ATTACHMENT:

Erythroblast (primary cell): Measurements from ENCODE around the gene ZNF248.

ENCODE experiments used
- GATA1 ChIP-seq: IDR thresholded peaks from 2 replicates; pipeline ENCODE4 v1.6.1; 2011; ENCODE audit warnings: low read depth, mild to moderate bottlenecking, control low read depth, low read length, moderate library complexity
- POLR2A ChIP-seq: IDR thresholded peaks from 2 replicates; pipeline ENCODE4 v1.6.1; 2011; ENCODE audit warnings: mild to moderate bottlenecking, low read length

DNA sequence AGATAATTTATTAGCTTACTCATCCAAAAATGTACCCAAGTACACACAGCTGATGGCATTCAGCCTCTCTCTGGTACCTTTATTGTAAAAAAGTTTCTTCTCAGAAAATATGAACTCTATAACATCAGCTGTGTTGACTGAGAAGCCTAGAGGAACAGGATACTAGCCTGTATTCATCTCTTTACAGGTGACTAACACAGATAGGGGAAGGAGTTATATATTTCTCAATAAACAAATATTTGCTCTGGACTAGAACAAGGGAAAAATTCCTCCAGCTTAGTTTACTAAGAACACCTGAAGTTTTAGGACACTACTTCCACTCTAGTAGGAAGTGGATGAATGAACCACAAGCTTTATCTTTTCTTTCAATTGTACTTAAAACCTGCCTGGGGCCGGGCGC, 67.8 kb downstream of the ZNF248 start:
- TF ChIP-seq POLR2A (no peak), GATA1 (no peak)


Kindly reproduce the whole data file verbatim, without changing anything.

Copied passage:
Erythroblast (primary cell): Measurements from ENCODE around the gene ZNF248.

ENCODE experiments used
- GATA1 ChIP-seq: IDR thresholded peaks from 2 replicates; pipeline ENCODE4 v1.6.1; 2011; ENCODE audit warnings: low read depth, mild to moderate bottlenecking, control low read depth, low read length, moderate library complexity
- POLR2A ChIP-seq: IDR thresholded peaks from 2 replicates; pipeline ENCODE4 v1.6.1; 2011; ENCODE audit warnings: mild to moderate bottlenecking, low read length

DNA sequence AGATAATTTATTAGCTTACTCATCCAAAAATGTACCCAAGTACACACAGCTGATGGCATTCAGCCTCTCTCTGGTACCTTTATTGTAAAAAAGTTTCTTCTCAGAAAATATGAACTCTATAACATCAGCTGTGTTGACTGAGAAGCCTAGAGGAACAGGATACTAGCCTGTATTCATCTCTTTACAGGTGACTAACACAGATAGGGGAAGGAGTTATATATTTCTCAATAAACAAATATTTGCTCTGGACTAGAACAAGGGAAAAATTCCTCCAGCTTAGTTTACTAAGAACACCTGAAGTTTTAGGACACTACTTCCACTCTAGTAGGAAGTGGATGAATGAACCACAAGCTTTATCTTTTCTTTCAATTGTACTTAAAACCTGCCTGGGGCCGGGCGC, 67.8 kb downstream of the ZNF248 start:
- TF ChIP-seq POLR2A (no peak), GATA1 (no peak)